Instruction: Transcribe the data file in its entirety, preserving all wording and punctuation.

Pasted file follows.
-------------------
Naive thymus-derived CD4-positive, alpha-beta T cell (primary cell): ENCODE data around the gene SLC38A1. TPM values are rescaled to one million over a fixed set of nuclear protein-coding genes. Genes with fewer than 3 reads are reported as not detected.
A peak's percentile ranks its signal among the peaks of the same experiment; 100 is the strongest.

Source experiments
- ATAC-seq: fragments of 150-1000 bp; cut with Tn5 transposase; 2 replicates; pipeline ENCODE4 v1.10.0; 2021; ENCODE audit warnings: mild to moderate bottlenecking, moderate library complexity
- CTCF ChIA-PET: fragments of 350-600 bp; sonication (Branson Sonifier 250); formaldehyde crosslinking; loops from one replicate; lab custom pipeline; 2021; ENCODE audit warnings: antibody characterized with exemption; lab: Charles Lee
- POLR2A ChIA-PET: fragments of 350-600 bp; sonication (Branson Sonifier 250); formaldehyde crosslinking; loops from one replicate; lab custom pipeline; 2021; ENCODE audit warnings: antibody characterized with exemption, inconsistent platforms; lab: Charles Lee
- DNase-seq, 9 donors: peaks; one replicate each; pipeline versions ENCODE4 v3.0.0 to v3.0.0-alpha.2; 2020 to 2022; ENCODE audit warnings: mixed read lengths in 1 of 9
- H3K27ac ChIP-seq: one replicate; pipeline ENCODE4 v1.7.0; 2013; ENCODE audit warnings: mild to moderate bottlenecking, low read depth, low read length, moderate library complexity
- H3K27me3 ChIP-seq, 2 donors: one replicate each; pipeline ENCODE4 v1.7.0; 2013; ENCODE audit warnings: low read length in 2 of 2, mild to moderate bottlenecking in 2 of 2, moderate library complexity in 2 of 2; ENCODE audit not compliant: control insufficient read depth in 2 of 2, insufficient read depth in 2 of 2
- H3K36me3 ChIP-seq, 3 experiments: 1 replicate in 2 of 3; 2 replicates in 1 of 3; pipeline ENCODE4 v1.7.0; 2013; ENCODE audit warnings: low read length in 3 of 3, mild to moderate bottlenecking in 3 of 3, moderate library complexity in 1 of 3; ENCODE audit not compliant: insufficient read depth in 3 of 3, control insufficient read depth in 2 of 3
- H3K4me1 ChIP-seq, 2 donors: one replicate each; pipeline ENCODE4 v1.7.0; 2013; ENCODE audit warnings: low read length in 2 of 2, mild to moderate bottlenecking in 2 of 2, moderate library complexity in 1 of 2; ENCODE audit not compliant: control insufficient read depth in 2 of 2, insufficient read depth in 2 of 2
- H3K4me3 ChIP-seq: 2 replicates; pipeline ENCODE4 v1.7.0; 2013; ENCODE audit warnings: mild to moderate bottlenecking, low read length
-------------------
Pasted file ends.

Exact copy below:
Naive thymus-derived CD4-positive, alpha-beta T cell (primary cell): ENCODE data around the gene SLC38A1. TPM values are rescaled to one million over a fixed set of nuclear protein-coding genes. Genes with fewer than 3 reads are reported as not detected.
A peak's percentile ranks its signal among the peaks of the same experiment; 100 is the strongest.

Source experiments
- ATAC-seq: fragments of 150-1000 bp; cut with Tn5 transposase; 2 replicates; pipeline ENCODE4 v1.10.0; 2021; ENCODE audit warnings: mild to moderate bottlenecking, moderate library complexity
- CTCF ChIA-PET: fragments of 350-600 bp; sonication (Branson Sonifier 250); formaldehyde crosslinking; loops from one replicate; lab custom pipeline; 2021; ENCODE audit warnings: antibody characterized with exemption; lab: Charles Lee
- POLR2A ChIA-PET: fragments of 350-600 bp; sonication (Branson Sonifier 250); formaldehyde crosslinking; loops from one replicate; lab custom pipeline; 2021; ENCODE audit warnings: antibody characterized with exemption, inconsistent platforms; lab: Charles Lee
- DNase-seq, 9 donors: peaks; one replicate each; pipeline versions ENCODE4 v3.0.0 to v3.0.0-alpha.2; 2020 to 2022; ENCODE audit warnings: mixed read lengths in 1 of 9
- H3K27ac ChIP-seq: one replicate; pipeline ENCODE4 v1.7.0; 2013; ENCODE audit warnings: mild to moderate bottlenecking, low read depth, low read length, moderate library complexity
- H3K27me3 ChIP-seq, 2 donors: one replicate each; pipeline ENCODE4 v1.7.0; 2013; ENCODE audit warnings: low read length in 2 of 2, mild to moderate bottlenecking in 2 of 2, moderate library complexity in 2 of 2; ENCODE audit not compliant: control insufficient read depth in 2 of 2, insufficient read depth in 2 of 2
- H3K36me3 ChIP-seq, 3 experiments: 1 replicate in 2 of 3; 2 replicates in 1 of 3; pipeline ENCODE4 v1.7.0; 2013; ENCODE audit warnings: low read length in 3 of 3, mild to moderate bottlenecking in 3 of 3, moderate library complexity in 1 of 3; ENCODE audit not compliant: insufficient read depth in 3 of 3, control insufficient read depth in 2 of 3
- H3K4me1 ChIP-seq, 2 donors: one replicate each; pipeline ENCODE4 v1.7.0; 2013; ENCODE audit warnings: low read length in 2 of 2, mild to moderate bottlenecking in 2 of 2, moderate library complexity in 1 of 2; ENCODE audit not compliant: control insufficient read depth in 2 of 2, insufficient read depth in 2 of 2
- H3K4me3 ChIP-seq: 2 replicates; pipeline ENCODE4 v1.7.0; 2013; ENCODE audit warnings: mild to moderate bottlenecking, low read length